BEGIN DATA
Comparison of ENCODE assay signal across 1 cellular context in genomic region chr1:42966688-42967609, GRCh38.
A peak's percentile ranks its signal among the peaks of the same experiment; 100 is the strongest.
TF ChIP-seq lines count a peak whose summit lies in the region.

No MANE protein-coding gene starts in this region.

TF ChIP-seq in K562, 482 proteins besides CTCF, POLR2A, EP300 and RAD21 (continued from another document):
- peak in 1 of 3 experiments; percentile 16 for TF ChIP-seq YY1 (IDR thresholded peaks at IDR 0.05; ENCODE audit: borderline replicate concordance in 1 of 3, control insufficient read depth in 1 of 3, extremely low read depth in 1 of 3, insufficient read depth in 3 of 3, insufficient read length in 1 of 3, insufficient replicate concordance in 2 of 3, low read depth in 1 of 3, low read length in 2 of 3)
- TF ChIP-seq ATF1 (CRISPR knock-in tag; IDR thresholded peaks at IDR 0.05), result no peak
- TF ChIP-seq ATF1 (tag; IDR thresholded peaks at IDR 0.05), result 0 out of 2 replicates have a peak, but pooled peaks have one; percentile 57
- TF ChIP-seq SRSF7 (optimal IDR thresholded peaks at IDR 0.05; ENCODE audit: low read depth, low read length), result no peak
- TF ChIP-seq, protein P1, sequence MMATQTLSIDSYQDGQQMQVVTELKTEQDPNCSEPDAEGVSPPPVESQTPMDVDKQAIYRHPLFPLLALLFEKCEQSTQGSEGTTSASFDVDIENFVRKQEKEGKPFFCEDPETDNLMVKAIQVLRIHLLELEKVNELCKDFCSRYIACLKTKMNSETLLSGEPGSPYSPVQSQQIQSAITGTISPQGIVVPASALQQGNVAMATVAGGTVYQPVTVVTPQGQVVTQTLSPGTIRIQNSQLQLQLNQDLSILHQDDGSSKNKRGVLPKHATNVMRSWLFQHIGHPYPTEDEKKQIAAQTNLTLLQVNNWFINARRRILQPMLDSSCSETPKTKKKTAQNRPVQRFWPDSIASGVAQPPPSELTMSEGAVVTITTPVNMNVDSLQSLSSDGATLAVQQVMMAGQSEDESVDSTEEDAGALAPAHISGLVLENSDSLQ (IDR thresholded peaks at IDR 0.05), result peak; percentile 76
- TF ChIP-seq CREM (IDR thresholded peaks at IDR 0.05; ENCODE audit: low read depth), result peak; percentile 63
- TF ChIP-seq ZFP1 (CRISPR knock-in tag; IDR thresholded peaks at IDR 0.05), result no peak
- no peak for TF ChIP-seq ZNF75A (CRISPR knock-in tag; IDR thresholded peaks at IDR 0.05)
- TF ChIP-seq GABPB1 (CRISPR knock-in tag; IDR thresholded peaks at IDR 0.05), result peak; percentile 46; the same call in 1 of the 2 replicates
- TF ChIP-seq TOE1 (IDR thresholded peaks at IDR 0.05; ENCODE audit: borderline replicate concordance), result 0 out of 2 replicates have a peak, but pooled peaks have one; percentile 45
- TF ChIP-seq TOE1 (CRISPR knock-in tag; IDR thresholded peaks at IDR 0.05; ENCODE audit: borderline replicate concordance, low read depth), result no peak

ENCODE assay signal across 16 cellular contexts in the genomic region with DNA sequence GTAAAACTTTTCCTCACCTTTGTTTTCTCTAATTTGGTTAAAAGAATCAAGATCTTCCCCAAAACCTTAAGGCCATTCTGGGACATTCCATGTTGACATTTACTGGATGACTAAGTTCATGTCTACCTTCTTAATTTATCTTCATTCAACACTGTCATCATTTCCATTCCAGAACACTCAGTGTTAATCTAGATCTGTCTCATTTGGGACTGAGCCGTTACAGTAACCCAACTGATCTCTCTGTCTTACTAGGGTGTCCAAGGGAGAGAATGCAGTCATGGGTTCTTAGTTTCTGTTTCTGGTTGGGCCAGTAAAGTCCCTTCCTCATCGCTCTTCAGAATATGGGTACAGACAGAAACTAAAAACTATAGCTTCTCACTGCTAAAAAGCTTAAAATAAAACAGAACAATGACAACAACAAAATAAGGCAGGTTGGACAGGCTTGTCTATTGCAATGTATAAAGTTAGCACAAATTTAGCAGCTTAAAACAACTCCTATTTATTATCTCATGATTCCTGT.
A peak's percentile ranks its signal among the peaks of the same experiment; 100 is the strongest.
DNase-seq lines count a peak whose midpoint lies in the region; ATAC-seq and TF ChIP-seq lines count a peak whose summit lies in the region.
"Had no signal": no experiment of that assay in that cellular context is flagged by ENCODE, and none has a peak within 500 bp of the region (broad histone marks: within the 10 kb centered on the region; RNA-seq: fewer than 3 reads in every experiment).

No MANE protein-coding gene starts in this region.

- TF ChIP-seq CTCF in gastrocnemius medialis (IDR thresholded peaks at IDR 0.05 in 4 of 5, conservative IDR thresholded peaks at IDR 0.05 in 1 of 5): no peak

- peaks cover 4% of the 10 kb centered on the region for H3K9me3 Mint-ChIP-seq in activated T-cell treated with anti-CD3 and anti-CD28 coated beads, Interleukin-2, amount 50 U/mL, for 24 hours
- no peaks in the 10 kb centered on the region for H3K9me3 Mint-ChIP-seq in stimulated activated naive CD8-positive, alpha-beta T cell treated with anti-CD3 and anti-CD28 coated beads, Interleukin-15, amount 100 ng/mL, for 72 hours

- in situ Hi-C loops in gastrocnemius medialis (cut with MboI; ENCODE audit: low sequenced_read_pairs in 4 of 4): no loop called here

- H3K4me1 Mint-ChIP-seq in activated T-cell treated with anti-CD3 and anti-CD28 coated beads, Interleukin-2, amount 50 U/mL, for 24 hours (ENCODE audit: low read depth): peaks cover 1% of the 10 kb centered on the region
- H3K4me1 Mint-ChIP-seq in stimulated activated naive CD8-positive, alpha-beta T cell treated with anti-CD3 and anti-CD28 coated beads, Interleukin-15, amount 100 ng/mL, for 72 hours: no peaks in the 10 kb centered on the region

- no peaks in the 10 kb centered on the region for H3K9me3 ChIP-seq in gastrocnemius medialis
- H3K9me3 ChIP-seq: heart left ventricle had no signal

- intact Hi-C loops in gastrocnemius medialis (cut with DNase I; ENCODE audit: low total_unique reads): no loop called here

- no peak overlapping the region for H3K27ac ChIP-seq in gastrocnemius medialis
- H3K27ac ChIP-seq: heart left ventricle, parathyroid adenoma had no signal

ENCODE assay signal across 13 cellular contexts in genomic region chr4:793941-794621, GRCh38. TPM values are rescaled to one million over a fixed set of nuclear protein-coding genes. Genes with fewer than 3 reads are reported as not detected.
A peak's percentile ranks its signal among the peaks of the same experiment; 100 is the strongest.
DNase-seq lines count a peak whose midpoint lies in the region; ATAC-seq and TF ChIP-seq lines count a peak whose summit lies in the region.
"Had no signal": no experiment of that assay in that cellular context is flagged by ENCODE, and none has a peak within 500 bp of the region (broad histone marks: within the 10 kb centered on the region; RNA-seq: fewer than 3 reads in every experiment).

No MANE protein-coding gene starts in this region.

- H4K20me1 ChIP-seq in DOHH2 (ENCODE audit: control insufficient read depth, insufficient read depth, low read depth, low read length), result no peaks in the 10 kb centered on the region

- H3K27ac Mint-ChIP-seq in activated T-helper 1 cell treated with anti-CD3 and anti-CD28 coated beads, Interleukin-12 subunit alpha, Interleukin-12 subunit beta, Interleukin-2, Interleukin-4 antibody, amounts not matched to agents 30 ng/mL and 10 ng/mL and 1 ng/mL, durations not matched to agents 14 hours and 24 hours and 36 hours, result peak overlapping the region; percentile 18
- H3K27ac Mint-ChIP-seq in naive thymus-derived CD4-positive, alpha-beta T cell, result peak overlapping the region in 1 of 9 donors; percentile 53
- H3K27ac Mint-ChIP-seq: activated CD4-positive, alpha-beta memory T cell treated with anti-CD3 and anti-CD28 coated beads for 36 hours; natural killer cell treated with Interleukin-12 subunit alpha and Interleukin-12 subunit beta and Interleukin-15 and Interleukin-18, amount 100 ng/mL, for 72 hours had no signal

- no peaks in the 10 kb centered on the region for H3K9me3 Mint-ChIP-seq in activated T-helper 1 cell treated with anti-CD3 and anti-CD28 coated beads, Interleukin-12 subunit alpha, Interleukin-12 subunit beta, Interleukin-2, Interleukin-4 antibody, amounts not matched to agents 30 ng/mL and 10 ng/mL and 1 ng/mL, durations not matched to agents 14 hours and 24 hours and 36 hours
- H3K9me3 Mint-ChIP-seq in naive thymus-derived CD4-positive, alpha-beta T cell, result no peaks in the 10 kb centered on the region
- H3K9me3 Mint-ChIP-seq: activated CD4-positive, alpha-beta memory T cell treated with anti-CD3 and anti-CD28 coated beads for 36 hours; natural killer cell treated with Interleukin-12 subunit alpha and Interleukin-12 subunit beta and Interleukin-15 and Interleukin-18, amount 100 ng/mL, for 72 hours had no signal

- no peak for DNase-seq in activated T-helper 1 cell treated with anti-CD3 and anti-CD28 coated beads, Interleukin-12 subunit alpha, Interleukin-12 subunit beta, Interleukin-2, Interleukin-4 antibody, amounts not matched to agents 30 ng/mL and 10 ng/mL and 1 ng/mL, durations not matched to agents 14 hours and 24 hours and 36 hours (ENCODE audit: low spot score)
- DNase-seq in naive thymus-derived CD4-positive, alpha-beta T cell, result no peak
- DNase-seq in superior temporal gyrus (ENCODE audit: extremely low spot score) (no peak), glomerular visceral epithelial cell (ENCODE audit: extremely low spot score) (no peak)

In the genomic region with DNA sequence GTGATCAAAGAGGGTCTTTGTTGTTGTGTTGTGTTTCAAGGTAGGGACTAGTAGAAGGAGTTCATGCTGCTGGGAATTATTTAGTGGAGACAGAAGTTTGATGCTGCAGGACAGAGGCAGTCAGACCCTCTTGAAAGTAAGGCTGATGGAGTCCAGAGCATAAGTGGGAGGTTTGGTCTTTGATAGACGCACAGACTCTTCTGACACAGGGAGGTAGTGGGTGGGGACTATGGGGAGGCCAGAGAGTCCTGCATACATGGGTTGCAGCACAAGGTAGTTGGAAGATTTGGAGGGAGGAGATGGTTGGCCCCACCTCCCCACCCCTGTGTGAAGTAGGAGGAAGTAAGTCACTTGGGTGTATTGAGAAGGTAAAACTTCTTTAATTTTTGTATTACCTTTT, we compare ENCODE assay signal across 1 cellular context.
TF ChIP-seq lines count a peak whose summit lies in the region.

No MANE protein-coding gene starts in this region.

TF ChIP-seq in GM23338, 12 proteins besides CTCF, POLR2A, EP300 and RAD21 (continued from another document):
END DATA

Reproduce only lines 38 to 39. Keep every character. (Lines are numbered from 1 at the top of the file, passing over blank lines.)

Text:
- H4K20me1 ChIP-seq in DOHH2 (ENCODE audit: control insufficient read depth, insufficient read depth, low read depth, low read length), result no peaks in the 10 kb centered on the region

- H3K27ac Mint-ChIP-seq in activated T-helper 1 cell treated with anti-CD3 and anti-CD28 coated beads, Interleukin-12 subunit alpha, Interleukin-12 subunit beta, Interleukin-2, Interleukin-4 antibody, amounts not matched to agents 30 ng/mL and 10 ng/mL and 1 ng/mL, durations not matched to agents 14 hours and 24 hours and 36 hours, result peak overlapping the region; percentile 18